The 7th Circuit readily found that patient referrals comprised part of his arrangement based upon: The doctor’s offering to bring his list of referrals when picking up his check, his later asking if the hospital owner was happy with that list, his admission that the relationship at Sacred Heart had become one of payment for patient referrals, the evidence showing he did less teaching than other physicians who did not sign teaching contracts and the evidence that he did not otherwise perform his contractual duties.

The government also had to prove he knowingly violated the statute, and the court found his admission upon arrest and on the COO’s wire amply demonstrated knowledge. The conviction was unanimously affirmed. United States v. Moshiri, No. 16-1126 (7th Cir., June 5, 2017).

Meanwhile, in a case decided a few weeks earlier, an outfit known as Suburban Home Physicians Inc. doing business as Doctors at Home, together with several physicians and others associated with it, stood accused of violating the same Anti-Kickback Statute, but these charges came in the form of a qui tam (or whistleblower) action in Chicago’s federal district court. U.S. ex rel. Young v. Suburban Home Physicians, No. 14-cv-02793 (N.D. Ill., May 15, 2017).

The action was brought by former employees of Doctors at Home who alleged the defendants falsified Medicare forms in order to receive reciprocal patient referrals.

This civil case ended in remarkably different fashion.

Several of the physician defendants moved to dismiss the claims, prompting U.S. District Judge John Robert Blakey to set out the four-part standard, which must be pleaded with particularity, to state a claim under the Anti-Kickback Statute: “that the defendant: (1) knowingly and willfully; (2) offered, paid, solicited or received; (3) remuneration; (4) in return for purchasing or ordering any item or service for which payment may be made under a federal health-care program.”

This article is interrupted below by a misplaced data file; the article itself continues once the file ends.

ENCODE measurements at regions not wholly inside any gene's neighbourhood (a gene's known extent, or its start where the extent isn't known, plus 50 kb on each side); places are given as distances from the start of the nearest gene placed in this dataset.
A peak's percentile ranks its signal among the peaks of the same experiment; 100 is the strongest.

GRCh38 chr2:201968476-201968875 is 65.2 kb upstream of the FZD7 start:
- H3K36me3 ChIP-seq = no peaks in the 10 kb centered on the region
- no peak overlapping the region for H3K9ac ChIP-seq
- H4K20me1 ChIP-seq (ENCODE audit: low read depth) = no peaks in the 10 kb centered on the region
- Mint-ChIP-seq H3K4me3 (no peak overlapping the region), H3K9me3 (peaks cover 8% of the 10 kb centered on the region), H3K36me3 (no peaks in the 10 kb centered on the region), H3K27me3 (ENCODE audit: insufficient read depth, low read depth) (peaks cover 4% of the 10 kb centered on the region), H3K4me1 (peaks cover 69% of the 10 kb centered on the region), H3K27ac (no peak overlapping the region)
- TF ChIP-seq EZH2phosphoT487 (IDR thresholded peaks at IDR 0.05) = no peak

However, instead of isolating the defendants who allegedly made payments or referrals, the qui tam claimants or “relators” lumped various groups of defendants together as the “Doctor at Home Defendants,” a designation that did “not identify who, specifically, engaged in the ostensibly fraudulent referrals.”

Other defendant groupings were made without distinction to enable the court to unravel who was charged with receiving or referring which patients and who allegedly submitted improper forms to Medicare.

Still other defendants were accused, like in the Moshiri case, of improperly cross-referring patients — here to perform services reimbursable by Medicare. The complaint alleged dates when certain patients were referred by “Doctor at Home Defendants,” but neither “enumerat[ed] the responsible parties with particularity,” nor pleaded what the defendants offered or paid to Doctors at Home in exchange for patient referrals.

The relators’ use of overly broad language “robbed their allegations of the plausibility and particularity required,” essentially leaving the court unable to determine who was charged with what. Blakey’s dismissal of these Anti-Kickback Statute allegations followed.

Unscrupulous attorneys should find no solace in these cases, but if the last two months are any indication, it appears they have not cornered the professional market on making improper referrals.

To view this article as published in the Chicago Daily Law Bulletin, click here.